Personally I think that any woman with more stitches than a darned sock who feels, post-delivery, that she has been involved in a road traffic accident which has irreparably crushed all her vital organs is, perhaps, entitled to feel slightly aggrieved.  

No one expects labour to be trouble-free. But there should be enough hospital staff to look after the woman who is going through it, especially for the first time.

These days, it’s not so much ‘Call The Midwife’ as Call-the-midwife-and-keep-your-fingers-crossed-that-someone-turns-up.

Adele’s new billet

I read in the Daily Mail newspaper that the singer Adele is now living in a ten-bedroomed mansion in West Sussex. While I wish her joy of her swimming pools, ballroom and marble washbasins, I am shocked to discover that she is merely renting. She may be only 23, but someone should take her aside and explain that property ownership is key  – not only because of its investment potential but also because you will otherwise be excluded from all sensible conversation round the dinner table.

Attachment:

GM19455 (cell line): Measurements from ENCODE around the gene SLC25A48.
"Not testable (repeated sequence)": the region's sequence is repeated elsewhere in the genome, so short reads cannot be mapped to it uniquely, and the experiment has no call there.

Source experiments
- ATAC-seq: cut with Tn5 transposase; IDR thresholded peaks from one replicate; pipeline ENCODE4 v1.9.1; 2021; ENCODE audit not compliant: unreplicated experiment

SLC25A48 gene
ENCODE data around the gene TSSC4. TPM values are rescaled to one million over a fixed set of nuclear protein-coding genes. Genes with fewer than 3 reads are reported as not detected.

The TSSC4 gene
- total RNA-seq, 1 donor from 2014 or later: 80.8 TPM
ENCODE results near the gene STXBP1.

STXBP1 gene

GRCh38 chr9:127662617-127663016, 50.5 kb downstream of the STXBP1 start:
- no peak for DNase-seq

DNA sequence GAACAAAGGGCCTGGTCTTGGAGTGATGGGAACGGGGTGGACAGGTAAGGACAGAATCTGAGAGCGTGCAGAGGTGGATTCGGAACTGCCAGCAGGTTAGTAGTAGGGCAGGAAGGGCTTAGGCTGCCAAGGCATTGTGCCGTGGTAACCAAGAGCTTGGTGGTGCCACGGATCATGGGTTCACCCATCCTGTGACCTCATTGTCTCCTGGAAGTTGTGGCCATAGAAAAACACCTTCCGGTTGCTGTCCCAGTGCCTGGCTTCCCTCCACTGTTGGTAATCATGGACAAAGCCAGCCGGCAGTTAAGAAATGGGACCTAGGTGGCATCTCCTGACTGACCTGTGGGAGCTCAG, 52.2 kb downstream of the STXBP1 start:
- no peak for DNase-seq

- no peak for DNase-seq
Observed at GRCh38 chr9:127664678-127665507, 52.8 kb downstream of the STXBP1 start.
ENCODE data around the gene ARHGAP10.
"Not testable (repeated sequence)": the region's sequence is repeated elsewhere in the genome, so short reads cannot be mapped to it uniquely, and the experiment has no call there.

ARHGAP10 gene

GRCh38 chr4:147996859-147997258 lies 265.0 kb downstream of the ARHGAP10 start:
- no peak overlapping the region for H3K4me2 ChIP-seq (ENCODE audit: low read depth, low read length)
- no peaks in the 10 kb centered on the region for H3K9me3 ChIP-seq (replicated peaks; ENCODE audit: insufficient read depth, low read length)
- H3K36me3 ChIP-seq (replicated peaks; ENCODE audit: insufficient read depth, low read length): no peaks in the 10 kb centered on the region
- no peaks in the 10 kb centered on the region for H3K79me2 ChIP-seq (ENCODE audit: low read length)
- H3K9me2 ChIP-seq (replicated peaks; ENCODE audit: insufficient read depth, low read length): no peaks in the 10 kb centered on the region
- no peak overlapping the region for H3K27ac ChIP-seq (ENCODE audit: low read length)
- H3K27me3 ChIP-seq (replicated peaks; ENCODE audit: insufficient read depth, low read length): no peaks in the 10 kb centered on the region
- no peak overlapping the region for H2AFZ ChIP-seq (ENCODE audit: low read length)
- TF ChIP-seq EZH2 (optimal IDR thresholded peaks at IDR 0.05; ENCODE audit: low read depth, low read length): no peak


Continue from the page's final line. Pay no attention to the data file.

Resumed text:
The marriage of Brad Pitt and Angelina Jolie

While picking up my dry-cleaning in the high street recently, I came across a ‘celebrity magazine’ that informed me that Brad Pitt and Angelina Jolie are to marry in a ‘spiritual ceremony’.

I am, of course, as romantic as the next person. But I was shocked to discover that the couple already have six children from a variety of different sources.

Building up a family is, of course, extremely time-consuming, and it would be charitable to suggest that Brad and Angelina have simply been too busy to tie the knot before.

But I am distressed by yet another example of the modern trend for not doing things in the correct order.

Even politicians haven’t got the hang of this. Personally, for example, I would have found out right at the beginning whether anyone liked my new framework for the NHS before I hung my government on it.